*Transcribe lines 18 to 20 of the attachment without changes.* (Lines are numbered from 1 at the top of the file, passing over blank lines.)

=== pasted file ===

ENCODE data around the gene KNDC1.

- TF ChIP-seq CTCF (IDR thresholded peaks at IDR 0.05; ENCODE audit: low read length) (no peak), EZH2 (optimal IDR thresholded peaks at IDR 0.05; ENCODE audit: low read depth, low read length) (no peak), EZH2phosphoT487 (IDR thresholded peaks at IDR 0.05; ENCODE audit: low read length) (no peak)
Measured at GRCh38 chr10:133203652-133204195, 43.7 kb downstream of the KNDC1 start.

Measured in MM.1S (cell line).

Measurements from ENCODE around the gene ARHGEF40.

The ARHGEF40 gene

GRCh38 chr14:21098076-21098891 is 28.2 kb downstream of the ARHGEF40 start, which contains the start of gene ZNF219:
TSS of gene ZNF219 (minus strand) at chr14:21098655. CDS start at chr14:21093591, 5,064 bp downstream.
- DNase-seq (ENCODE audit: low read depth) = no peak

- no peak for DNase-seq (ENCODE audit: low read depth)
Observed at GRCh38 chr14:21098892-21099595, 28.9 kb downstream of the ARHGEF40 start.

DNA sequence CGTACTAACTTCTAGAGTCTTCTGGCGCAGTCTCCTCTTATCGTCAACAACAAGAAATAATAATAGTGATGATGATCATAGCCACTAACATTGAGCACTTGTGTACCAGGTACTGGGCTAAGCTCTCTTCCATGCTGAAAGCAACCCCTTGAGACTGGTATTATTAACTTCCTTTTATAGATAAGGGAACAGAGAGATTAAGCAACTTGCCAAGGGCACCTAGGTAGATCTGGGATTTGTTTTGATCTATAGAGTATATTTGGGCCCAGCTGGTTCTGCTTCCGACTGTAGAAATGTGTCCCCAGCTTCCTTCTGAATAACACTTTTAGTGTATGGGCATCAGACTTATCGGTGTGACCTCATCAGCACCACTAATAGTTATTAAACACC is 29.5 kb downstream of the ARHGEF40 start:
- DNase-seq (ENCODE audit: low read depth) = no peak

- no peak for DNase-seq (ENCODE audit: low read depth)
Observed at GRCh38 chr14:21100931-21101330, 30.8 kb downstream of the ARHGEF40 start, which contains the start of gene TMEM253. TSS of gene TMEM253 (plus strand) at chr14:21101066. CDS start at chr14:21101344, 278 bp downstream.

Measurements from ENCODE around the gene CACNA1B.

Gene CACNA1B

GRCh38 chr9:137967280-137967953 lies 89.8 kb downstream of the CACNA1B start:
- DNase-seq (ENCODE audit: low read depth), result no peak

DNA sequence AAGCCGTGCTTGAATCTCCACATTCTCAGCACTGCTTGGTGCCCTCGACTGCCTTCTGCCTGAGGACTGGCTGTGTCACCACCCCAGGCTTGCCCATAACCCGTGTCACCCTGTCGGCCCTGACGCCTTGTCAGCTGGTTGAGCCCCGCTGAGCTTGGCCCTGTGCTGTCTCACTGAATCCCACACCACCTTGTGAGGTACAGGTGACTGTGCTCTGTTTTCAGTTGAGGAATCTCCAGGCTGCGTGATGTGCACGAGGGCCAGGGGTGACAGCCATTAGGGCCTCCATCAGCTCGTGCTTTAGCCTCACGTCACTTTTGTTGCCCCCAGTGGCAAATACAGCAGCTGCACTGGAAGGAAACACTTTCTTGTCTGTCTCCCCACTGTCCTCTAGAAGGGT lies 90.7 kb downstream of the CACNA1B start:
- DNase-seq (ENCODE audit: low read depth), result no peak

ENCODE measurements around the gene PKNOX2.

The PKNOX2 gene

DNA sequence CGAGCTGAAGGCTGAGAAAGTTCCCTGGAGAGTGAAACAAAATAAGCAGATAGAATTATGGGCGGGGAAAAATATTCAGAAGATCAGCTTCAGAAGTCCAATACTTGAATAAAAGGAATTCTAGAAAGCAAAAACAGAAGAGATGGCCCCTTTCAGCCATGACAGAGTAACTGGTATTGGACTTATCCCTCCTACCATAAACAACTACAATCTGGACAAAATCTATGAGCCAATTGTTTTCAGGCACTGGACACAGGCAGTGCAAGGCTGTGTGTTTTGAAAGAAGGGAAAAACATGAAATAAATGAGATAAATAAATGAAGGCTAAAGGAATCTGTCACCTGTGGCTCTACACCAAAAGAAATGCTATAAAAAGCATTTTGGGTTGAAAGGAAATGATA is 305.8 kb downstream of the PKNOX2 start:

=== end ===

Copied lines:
GRCh38 chr9:137967280-137967953 lies 89.8 kb downstream of the CACNA1B start:
- DNase-seq (ENCODE audit: low read depth), result no peak

DNA sequence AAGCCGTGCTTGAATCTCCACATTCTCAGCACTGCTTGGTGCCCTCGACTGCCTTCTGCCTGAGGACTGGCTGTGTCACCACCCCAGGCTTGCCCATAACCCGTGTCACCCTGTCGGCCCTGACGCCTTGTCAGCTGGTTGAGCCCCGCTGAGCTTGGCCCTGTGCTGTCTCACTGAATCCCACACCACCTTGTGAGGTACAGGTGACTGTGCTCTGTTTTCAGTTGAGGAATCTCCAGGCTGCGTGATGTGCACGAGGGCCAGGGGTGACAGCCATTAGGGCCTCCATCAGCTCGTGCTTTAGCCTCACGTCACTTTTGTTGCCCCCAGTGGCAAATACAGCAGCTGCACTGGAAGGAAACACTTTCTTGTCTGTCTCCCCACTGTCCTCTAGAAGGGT lies 90.7 kb downstream of the CACNA1B start: